However, due to the higher thermal conductivity of copper belts, such belts cannot be used to cast light gauge alloys due to the onset of a casting defect referred to as “shell distortion” (caused by a variation in ingot cross-section resulting from regions of higher heat transfer formed adjacent to low heat transfer regions, i.e. uneven heat removal). Consequently, when the casting apparatus is used for casting a variety of non-ferrous metal alloys, it is frequently necessary to change the belts from steel to copper or vice versa between casting operations. This is time consuming, expensive and troublesome. In modern casters of the type described above, it is desired as well that they operate at a wide range of throughput, also requiring easy operation at high heat fluxes.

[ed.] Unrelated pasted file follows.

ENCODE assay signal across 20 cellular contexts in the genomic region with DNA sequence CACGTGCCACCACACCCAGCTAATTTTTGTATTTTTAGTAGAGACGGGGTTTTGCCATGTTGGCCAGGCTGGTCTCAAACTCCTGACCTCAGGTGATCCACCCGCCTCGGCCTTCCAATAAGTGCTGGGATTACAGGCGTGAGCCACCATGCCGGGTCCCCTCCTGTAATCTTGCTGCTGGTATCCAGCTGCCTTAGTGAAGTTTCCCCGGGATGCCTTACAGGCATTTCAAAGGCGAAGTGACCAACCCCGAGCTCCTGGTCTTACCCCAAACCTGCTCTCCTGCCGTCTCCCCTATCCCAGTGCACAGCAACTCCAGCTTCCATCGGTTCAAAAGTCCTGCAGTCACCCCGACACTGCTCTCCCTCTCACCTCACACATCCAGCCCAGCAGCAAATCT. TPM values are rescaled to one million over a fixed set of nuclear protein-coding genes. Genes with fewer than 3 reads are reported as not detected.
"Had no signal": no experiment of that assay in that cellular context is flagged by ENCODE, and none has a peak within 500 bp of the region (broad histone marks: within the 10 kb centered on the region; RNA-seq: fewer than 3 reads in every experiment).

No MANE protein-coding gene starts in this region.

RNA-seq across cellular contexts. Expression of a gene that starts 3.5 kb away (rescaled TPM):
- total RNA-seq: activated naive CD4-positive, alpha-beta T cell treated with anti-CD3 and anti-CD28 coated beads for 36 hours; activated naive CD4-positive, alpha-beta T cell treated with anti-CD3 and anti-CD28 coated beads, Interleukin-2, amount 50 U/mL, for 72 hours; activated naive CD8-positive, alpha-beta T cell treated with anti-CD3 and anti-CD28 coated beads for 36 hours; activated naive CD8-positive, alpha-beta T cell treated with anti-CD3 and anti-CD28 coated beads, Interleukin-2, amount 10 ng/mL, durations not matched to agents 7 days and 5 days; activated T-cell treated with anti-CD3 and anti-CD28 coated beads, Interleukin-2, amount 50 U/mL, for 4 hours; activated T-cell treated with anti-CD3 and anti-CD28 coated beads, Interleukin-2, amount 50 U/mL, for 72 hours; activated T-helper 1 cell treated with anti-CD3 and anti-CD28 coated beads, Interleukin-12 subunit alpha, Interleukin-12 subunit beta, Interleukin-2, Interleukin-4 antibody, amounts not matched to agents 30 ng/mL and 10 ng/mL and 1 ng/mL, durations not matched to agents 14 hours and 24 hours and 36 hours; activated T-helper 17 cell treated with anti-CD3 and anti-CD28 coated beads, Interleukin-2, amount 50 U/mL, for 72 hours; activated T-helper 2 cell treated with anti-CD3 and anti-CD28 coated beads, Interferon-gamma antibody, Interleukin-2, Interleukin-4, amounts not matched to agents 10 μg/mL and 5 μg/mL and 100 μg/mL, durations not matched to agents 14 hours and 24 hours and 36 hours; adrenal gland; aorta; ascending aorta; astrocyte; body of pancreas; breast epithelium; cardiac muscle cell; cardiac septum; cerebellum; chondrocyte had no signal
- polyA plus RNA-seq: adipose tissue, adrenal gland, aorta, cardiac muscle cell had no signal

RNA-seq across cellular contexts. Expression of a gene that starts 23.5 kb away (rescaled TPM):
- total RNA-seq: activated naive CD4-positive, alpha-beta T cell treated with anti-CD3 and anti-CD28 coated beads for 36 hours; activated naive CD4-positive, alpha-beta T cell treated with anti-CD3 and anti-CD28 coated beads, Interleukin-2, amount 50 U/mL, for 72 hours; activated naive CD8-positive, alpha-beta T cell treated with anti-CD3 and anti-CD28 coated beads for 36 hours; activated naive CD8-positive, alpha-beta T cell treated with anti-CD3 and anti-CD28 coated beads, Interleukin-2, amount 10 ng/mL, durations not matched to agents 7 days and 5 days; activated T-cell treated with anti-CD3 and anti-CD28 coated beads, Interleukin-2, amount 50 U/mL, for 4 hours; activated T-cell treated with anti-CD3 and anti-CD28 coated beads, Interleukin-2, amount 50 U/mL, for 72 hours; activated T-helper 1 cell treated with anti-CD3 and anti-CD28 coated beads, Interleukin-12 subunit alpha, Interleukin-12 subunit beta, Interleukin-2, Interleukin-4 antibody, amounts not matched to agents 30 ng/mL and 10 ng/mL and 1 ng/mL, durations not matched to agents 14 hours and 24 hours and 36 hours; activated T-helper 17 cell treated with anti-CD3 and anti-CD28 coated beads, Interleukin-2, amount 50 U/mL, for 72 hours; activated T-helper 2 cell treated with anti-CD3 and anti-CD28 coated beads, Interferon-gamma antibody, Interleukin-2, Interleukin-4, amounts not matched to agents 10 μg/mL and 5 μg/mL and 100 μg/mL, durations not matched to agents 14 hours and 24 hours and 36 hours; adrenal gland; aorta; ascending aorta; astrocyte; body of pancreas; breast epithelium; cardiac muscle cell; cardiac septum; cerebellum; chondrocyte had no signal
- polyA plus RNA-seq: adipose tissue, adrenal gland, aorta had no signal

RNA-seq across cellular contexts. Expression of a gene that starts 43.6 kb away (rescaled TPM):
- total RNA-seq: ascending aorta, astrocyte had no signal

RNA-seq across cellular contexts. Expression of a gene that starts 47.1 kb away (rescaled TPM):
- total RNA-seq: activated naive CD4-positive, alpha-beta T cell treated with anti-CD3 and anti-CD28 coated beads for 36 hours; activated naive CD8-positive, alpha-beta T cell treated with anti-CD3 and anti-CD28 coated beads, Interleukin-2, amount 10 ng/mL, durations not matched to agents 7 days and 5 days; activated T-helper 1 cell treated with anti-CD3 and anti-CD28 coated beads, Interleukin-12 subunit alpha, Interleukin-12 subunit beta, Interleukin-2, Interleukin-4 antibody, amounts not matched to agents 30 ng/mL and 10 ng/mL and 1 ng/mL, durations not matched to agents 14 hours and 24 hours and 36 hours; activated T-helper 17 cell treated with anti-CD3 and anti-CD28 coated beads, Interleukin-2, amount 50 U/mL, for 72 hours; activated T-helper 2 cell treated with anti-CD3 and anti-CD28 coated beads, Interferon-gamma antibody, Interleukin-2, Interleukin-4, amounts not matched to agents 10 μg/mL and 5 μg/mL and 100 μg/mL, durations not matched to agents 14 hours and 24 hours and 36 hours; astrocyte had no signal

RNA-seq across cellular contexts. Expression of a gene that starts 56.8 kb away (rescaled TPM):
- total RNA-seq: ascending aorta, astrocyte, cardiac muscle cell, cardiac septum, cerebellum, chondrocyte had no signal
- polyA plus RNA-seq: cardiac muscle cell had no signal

Moreover, Applicants have found that textured steel belts require the use of a different parting agent application system than copper belts (brushes versus rotating atomizing bells and a cleaning box), so that it is necessary to change the parting agent application system when changing alloy systems. U.S. Pat. No. 3,414,043 issued on Dec. 3, 1968 to A. R. Wagner, discloses a casting process in which a mold is formed between advancing single-use strips. The strips are made of the same material as the molten metal (which is not identified), but strip material may be incorporated into the final product, which is obviously not acceptable for belt casters.
- DISCLOSURE OF THE INVENTION
There is therefore a need for improvements in the belts used in belt casting machines of the type described above.
An object of the present invention is to provide belts for belt casting machines that are more convenient to fabricate and use than conventional belts made of textured steel and/or copper.
Another object of the present invention is to provide belts for casting machines that may be used for casting a wide range of alloy types and operating under a wide range of heat removal rates without having to change belts between alloy types.